Oregon Desert Photography

Oregon Desert Photography 

Warner Lakes Wetlands, Oregon Oregon Desert PhotographyWarner Lakes Wetlands, Oregon #60942  Purchase

Oregon Natural Desert Association is a grassroots organization that promotes awareness and protection of unique environments of the Oregon Desert. Several years ago I was approached by Jim Davis, one of the founders of ONDA, to contribute photos for their yearly promotional calendar. Until then I wasn’t even aware of ONDA, but I quickly jumped at the chance to have my photography help with their conservation efforts. Being a lifelong landscape and nature photographer I always look for opportunities to give something back to the environment, and also help others appreciate the natural world we live in.

So when ONDA asked if I was interested in sharing some desert photography tips for their blog I didn’t hesitate to join in. The post has numerous tips from a variety of photographers that have contribute to the ONDA calendar. Many tips can apply to all landscape and nature photography subjects, but some are specific to desert environments.

You can check out the article here: How to Take Better Images of Oregon’s High Desert 

Below are a few more tips I’d like to share.

Oregon Desert Photography Tip: Lighting

Warner Lakes Wetlands with full moon, Oregon Oregon Desert PhotographyFull moon over Warner Lakes Wetlands, Oregon #60939   Purchase

The two photos above illustrate two important tips for all landscape photography. The first being, make sure to scout out locations with potential for good compositions in advance. That way you’ll know just where to go when the light gets good later on. Here at Hart Mountain National Antelope Refuge I wanted to find a good spot to make some photographs of Warner Lakes. While spending the afternoon hiking the slopes of hart Mountain, I looked an elevated view along with a foreground that included some features native to the area. Here I included ubiquitous sagebrush and basalt boulders.

Secondly, photograph in the best light. There are many types of lighting conditions to work with and not all are suitable for every subject. I already photographed both of the above images the previous evening. However clouds had diminished the quality of light. The next morning I awoke early, ready to work in the soft saturated light present during the Blue Hour. Many photographers pack it in as soon as the sun goes down, but it’s worthwhile to keep working. The hour following sunset can offer a soft colorful glow with low contrast. Not all Blue Hour light is equal though. Wispy high clouds directly above can reflect warm light down on your subject. However, those same clouds can cancel out any color if they are situated on and below the horizon where the sun set or rises.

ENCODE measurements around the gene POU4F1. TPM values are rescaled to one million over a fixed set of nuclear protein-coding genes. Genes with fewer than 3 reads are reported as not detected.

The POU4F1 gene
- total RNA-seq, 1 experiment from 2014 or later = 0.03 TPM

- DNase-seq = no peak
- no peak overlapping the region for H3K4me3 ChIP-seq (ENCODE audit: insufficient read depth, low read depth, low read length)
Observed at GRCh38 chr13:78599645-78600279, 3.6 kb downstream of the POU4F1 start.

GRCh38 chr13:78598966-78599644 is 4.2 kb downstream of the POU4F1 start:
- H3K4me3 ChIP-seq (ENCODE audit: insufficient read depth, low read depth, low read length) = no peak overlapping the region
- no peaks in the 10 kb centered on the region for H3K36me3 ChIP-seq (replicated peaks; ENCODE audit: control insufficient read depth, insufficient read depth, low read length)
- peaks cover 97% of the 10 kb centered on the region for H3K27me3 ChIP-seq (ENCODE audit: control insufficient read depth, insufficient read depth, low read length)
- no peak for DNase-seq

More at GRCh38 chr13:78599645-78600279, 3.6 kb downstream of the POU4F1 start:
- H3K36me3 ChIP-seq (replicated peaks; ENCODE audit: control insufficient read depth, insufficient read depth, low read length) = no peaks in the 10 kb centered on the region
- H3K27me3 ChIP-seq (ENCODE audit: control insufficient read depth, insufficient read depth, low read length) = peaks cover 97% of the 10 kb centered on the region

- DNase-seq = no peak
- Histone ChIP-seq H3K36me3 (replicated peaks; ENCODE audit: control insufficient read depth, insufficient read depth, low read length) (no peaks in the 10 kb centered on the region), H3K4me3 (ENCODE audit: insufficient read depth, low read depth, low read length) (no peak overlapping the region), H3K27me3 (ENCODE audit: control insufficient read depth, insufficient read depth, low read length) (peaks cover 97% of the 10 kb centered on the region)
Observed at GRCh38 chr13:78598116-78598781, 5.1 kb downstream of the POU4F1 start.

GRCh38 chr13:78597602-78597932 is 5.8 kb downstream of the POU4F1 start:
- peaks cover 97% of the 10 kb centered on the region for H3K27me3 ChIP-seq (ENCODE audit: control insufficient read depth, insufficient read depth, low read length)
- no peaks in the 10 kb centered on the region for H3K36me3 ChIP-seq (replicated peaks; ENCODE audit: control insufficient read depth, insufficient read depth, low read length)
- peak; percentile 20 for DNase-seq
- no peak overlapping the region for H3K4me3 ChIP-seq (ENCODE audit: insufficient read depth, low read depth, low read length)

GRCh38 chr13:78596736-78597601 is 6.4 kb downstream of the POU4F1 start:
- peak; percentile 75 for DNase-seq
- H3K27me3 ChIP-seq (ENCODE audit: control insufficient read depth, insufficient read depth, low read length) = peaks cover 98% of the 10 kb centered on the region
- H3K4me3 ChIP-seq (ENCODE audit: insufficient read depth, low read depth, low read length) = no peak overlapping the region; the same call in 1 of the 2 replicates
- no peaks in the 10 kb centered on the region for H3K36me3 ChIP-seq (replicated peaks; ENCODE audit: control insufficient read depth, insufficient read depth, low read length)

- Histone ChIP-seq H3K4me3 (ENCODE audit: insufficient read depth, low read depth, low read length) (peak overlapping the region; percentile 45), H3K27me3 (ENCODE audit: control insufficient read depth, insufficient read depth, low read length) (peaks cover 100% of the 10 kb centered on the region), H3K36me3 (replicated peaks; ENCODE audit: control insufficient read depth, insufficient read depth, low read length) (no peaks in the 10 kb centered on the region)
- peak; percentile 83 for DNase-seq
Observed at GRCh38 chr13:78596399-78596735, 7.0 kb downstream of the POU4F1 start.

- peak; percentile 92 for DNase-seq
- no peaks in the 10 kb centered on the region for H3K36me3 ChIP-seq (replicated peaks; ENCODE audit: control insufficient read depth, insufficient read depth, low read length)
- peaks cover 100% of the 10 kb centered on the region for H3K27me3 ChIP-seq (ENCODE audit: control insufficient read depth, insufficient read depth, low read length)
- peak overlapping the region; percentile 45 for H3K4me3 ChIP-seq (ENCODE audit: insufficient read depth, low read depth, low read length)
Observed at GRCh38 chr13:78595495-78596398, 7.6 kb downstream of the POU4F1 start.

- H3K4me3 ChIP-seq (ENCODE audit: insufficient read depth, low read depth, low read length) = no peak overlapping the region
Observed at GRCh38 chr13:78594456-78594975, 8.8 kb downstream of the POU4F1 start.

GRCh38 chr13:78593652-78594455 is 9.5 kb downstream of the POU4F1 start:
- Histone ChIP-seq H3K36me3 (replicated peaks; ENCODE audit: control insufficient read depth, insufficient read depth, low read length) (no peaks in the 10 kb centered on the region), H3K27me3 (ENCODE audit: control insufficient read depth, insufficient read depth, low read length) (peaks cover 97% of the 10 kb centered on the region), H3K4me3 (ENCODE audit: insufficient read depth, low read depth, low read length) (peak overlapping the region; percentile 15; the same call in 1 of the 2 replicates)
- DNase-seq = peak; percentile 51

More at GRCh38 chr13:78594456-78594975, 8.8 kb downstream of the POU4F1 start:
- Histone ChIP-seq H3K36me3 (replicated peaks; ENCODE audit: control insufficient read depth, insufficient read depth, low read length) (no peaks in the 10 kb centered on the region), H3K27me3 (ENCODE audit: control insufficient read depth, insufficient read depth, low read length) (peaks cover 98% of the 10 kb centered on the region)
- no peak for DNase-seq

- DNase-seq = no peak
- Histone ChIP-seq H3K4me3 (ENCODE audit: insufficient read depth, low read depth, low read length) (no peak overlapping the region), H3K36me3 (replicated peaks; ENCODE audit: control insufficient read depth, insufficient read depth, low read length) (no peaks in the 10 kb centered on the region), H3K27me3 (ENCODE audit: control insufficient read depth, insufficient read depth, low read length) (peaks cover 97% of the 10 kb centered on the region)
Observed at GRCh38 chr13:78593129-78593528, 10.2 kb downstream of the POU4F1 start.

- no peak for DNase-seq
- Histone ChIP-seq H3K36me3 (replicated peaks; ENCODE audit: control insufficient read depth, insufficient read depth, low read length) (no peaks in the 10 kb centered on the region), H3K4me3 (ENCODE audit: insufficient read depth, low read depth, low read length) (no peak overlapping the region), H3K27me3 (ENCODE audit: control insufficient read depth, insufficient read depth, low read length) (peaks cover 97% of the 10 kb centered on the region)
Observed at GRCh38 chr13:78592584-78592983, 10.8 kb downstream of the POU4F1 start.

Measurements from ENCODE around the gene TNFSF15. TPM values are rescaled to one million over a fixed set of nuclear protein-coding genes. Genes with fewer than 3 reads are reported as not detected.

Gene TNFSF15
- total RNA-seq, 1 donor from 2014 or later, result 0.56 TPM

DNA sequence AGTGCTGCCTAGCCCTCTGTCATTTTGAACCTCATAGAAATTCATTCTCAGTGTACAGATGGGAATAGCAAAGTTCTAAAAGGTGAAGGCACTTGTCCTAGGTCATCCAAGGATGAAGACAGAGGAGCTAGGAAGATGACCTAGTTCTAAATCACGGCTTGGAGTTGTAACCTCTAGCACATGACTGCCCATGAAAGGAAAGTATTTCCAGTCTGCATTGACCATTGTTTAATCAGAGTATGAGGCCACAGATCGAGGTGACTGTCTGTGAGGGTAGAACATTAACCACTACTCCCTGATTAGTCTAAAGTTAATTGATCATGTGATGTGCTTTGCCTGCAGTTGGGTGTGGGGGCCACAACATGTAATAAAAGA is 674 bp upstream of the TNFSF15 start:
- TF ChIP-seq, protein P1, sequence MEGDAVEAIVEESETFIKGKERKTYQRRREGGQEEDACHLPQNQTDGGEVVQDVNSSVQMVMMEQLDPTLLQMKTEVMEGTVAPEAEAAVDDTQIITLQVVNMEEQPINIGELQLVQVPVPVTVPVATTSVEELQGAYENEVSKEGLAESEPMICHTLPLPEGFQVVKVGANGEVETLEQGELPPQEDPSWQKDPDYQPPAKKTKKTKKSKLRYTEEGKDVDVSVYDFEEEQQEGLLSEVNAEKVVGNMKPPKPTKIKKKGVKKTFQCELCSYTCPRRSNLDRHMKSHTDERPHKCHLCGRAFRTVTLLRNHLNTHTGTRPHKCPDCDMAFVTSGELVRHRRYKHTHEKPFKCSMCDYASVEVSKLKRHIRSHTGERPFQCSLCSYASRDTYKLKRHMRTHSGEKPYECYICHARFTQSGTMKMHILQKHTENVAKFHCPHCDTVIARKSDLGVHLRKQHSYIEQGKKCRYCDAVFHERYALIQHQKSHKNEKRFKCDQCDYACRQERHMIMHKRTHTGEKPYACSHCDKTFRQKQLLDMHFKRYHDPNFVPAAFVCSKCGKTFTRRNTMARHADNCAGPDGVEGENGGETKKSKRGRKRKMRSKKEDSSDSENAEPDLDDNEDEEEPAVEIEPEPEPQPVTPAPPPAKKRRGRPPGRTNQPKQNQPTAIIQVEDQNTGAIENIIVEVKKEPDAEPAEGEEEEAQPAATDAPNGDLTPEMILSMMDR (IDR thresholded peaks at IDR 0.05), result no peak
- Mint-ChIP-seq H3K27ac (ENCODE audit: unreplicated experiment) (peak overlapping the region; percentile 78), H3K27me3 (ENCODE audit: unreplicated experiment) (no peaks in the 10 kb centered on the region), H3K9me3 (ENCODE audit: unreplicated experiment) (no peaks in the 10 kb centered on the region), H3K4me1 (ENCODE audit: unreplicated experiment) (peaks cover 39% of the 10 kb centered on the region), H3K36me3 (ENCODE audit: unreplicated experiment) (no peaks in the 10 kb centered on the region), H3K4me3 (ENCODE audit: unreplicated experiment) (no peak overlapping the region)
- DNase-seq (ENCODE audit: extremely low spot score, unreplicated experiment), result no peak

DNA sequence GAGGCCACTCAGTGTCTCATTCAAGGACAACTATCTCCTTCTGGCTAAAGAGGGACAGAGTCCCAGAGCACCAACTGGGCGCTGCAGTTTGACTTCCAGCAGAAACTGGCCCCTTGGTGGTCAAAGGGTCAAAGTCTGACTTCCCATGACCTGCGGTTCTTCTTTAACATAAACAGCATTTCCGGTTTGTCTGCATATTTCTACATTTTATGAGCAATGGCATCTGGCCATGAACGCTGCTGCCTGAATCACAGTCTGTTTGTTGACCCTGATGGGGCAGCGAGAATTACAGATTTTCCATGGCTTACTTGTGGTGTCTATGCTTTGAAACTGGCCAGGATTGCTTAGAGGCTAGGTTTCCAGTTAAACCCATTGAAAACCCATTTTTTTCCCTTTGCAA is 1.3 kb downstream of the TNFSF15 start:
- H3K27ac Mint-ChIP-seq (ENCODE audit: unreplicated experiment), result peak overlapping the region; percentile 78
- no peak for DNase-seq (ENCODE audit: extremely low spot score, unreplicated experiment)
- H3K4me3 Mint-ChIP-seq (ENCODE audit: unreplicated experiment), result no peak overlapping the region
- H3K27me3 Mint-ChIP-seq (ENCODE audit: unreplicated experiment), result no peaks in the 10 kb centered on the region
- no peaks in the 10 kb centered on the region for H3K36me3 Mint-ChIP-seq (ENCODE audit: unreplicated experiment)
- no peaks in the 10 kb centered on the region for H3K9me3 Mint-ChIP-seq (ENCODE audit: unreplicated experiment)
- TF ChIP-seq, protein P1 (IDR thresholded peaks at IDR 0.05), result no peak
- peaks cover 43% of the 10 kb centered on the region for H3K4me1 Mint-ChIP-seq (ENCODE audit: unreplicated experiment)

Oregon Desert Photography Tip: Be Patient

Owyhee River Canyon Sunset Oregon Oregon Desert PhotographySunset over Owyhee Canton, Oregon  #56352   Purchase

The photos above and below illustrate another important tip, be patient. Watch the weather, and wait it out until the light is gone. In both photos I experienced good light at the last minute. The weather had been dismal and grey for the entire day, and it didn’t look good for evening light. Both locations were very remote, especially Owyhee Canyon. Meaning there was no cell signal, so I couldn’t check weather forecasts. With nowhere else to go it just made sense to wait and see what happened, in these instances I was lucky.

When photographing the immensely popular Painted Hills, I was the only photographer that stayed. Everyone else gave up on the light and left. I also had my doubts until a tiny clearing in the clouds opened up on the horizon. Fortunately this clearing was were the sun would be setting. When the sun poked through this clearing I had less five minutes of good light to work with, but it was enough.

Painted Hills Oregon Oregon Desert PhotographyPainted Hills, Oregon #44747   Purchase

Oregon Desert Photography Tip: Midday Light Creativity